Why Do I Need To Have Homeowners Insurance?
Unlike auto insurance, homeowners insurance isn’t required by law. But let’s be clear: that doesn’t mean it’s ever a good idea to go without.
Why is having a solid homeowners insurance policy always a good idea? The bottom line is that it gives you invaluable peace of mind. That said, there are a few other important reasons homeowners should never consider homeowners insurance optional. Below, Covered explains why.
Reason #1: Because Your Lender Requires It
Any time a third party has a financial interest in your home, you’re likely going to be required to maintain homeowners insurance coverage. If you have a home equity loan or a home equity line of credit (HELOC), your bank will require it. If you have a mortgage, your bank or mortgage lender will require it. If you live in an area where floods, earthquakes, or other catastrophic events are common, they may require additional insurance covering those hazards.
This is how lenders protect their investment in your home. Your home is your collateral, so they need to make sure nothing compromises your home’s value.
With a mortgage in particular, your lender can take possession of your home for nonpayment — the dreaded foreclosure. By requiring you to maintain certain levels of coverage, they’re ensuring your home won’t suddenly be worth little or nothing to them due to a catastrophic event.
Fortunately, playing by your lender’s rules comes with benefits. For example:
You get to pick your insurance company and policy. That means you can compare coverages, premiums, and customer reviews so that you can buy the policy that’s right for you.
You can have your premiums paid by your lender out of your escrow account. Most homebuyers set up an escrow account to cover both insurance and property tax costs. Your lender assumes responsibility for handling payments. Lenders often prefer this option because they know your premiums are being paid.
Reason #2: Because You Don’t Want an Expensive Policy Forced Upon You
If you have a mortgage and your homeowners insurance coverage is insufficient, lapsed, or cancelled, your mortgage lender has the right to force coverage. That means they buy a homeowners policy for you, and you’re responsible for paying the premiums. It also means you don’t get a say in what that policy does and doesn’t cover.
Let’s be clear: You really don’t want forced coverage (also called “force-placed insurance” or “lender-placed insurance”). Here’s why:
It’s expensive. Lender-placed insurance premiums are always higher than the premiums you would’ve paid for a policy you chose.
It’s not necessarily focused on your best interests. Forced coverage policies aren’t designed to be a good deal for you. They’re designed to be a good deal for your lenders.
Typically, the policies offer only limited coverage. Force-placed insurance generally doesn’t cover owner liability or the value of your personal items.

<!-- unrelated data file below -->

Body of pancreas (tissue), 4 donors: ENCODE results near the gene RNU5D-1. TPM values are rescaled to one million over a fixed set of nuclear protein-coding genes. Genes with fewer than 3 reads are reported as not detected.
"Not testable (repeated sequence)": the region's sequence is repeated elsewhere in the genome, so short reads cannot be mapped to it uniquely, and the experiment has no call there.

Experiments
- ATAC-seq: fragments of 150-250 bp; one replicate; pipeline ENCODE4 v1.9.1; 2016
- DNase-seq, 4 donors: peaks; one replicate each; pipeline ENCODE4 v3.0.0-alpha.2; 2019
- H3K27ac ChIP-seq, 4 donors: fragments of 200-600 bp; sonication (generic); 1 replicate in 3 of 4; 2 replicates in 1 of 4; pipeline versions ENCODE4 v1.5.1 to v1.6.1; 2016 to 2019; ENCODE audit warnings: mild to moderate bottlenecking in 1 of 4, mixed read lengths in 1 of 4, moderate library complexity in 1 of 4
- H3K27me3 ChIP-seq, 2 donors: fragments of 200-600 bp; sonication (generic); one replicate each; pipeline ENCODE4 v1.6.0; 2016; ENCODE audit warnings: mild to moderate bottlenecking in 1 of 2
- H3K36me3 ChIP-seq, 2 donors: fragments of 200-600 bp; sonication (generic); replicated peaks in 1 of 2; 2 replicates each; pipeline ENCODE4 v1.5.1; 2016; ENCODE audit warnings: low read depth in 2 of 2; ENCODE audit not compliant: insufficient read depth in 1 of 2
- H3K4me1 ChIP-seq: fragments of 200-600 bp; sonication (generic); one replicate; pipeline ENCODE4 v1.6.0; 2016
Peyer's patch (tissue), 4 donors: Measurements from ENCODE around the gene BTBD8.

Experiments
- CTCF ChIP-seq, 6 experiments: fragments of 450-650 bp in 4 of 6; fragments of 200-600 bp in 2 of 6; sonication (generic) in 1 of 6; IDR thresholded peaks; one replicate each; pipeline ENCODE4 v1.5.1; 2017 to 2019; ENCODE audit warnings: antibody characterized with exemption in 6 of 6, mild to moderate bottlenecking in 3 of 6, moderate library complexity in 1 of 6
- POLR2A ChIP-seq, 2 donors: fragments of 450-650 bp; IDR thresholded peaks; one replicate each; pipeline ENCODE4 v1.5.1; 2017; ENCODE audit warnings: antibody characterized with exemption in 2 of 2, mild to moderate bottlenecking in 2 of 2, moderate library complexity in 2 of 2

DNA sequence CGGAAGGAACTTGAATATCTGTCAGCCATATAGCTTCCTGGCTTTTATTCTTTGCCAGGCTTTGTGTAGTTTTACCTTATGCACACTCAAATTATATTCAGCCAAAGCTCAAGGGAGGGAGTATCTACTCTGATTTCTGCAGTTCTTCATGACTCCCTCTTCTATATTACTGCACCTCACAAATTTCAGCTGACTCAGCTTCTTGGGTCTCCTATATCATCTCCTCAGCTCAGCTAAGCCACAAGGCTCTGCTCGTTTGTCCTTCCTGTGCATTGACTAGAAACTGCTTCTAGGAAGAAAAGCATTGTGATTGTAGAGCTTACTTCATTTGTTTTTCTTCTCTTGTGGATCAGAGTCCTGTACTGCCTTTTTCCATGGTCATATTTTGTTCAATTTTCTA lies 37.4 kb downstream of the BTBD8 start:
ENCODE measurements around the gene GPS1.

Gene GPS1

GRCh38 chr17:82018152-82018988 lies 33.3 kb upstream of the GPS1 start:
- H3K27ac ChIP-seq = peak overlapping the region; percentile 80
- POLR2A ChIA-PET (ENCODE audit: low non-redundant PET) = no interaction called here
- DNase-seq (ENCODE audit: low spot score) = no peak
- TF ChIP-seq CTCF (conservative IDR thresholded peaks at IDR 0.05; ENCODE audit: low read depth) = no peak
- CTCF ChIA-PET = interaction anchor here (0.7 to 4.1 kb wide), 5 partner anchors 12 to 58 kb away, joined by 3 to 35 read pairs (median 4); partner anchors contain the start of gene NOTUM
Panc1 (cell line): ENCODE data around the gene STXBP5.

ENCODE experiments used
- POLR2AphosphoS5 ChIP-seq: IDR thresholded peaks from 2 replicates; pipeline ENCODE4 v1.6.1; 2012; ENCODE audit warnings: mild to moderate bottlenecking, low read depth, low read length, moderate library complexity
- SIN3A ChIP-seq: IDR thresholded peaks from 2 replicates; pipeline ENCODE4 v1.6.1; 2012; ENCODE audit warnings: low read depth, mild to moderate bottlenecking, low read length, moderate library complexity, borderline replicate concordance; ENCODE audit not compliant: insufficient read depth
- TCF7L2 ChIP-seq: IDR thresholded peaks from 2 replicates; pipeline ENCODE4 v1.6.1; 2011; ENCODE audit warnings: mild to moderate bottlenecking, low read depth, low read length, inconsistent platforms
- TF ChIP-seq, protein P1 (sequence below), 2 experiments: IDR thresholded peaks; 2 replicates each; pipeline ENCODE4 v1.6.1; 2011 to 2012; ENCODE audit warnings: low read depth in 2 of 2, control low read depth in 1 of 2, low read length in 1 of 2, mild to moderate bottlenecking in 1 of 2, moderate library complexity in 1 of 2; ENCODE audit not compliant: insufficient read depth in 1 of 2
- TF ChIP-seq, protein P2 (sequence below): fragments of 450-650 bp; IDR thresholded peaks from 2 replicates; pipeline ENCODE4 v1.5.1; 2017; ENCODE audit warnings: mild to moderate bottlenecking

You could lose your home for nonpayment. If you don’t pay the lender-placed premiums, your lender can foreclose on your home.
That’s why the looming specter of force-placed insurance is yet another reason to ensure you’ve got the right coverage levels in the right areas. For example, if you live in an area prone to flooding, why not choose a flood insurance policy that genuinely works for you? You know, rather than ending up with a crazy-expensive flood policy that works much better for your lender.
Finally, if you do get saddled with forced-placed insurance, PAY IT. If you believe your lender is at fault and that your original policy should be reinstated, you may be able to dispute it. But you’ve still got to pay those premiums until you get things ironed out.
Reason #3: Because You’re Smart (Right?)
If you’re like most of us, buying a home is one of the biggest investments you’ll ever make. In addition, you’ve probably expended a great deal of money, time, and effort to make it a home you genuinely love. Why wouldn’t you choose to protect that investment?
If you don’t maintain homeowners insurance, you may be unable to repair or rebuild your home in the event it’s damaged or lost. Repairing or rebuilding will mean significant out-of-pocket costs for you. If your home experiences catastrophic damage, you could be putting your entire financial future at risk.
That said, once all mortgages, home equity loans, and HELOCs are paid off, some homeowners may choose to update their coverages to reduce their premiums. For example, a mortgage-free homeowner may choose to go with a higher-deductible policy. Though it means they need to be prepared to cover all out-of-pocket costs required to meet that higher deductible on any claims, they’re covered if a catastrophic event occurs.
Keep Covered, and Keep Your Investment Safe and Secure
The Covered team recommends you always maintain adequate homeowners insurance coverage — whether or not it’s officially “required.” It’s simply a smart way to protect your investment in your home.
As a homeowner, you want to feel not only that you’ve made a good investment, but that you’re doing the right things to protect it. You want to know your home and personal property are covered in the event of damage or loss, and that you’re protected from liability. And isn’t that kind of peace of mind absolutely worth the price of those premiums?
Covered can help you make sure you’ve got the right coverages in all the right places, keeping both you and your lenders feeling safe and secure. Request an easy online quote or speak with one of our agents today.